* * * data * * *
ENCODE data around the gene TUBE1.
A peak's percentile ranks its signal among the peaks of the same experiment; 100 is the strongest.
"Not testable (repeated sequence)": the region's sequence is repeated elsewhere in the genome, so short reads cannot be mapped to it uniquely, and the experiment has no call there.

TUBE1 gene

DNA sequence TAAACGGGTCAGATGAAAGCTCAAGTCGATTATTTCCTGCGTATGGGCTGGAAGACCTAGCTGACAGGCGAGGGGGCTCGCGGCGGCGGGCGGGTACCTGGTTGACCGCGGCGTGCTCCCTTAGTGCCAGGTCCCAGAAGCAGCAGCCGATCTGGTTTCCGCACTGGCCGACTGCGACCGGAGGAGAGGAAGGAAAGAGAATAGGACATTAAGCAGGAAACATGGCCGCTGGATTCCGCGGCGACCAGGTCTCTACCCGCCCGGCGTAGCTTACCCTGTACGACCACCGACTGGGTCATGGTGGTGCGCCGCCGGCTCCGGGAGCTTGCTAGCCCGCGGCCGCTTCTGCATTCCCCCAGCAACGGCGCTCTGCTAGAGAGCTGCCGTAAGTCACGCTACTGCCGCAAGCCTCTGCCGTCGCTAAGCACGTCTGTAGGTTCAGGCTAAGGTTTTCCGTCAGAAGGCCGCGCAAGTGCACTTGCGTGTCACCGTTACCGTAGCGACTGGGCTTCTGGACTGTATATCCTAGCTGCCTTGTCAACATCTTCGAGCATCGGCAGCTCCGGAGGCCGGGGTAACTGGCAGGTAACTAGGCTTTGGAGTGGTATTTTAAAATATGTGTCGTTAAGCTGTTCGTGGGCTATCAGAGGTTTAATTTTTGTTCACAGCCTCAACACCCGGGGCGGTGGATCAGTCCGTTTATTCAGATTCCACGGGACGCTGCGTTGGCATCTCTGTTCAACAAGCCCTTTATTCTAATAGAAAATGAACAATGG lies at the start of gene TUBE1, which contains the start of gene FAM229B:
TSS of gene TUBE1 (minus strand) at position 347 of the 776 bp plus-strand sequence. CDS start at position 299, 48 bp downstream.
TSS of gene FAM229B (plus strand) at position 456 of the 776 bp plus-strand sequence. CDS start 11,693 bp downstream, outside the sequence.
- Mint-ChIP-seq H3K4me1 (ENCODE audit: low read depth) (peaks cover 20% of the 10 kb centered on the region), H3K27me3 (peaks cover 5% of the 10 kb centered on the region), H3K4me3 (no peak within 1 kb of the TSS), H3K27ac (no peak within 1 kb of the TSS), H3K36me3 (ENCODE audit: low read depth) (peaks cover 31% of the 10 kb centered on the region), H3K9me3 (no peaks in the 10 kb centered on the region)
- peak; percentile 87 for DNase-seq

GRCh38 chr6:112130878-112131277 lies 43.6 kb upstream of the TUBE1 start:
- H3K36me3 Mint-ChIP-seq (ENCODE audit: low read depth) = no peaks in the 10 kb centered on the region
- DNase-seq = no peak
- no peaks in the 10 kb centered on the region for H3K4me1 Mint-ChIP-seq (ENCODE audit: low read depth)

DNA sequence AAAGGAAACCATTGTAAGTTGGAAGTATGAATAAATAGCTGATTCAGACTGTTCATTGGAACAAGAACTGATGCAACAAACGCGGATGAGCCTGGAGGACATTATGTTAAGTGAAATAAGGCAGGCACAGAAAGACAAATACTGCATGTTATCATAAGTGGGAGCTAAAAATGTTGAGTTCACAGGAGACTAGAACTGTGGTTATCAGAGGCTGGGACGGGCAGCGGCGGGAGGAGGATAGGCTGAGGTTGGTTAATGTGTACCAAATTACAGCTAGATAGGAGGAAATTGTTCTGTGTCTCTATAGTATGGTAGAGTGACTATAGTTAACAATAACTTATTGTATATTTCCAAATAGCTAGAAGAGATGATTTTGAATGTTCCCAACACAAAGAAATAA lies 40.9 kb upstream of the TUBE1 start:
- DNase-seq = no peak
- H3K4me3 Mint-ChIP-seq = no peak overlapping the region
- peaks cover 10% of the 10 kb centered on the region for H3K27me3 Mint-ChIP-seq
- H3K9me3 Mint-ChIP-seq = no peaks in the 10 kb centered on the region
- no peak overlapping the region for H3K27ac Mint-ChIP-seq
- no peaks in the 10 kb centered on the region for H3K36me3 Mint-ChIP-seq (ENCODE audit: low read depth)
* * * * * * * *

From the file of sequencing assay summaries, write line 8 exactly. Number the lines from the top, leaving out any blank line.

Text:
- Mint-ChIP-seq H3K4me1 (ENCODE audit: low read depth) (peaks cover 20% of the 10 kb centered on the region), H3K27me3 (peaks cover 5% of the 10 kb centered on the region), H3K4me3 (no peak within 1 kb of the TSS), H3K27ac (no peak within 1 kb of the TSS), H3K36me3 (ENCODE audit: low read depth) (peaks cover 31% of the 10 kb centered on the region), H3K9me3 (no peaks in the 10 kb centered on the region)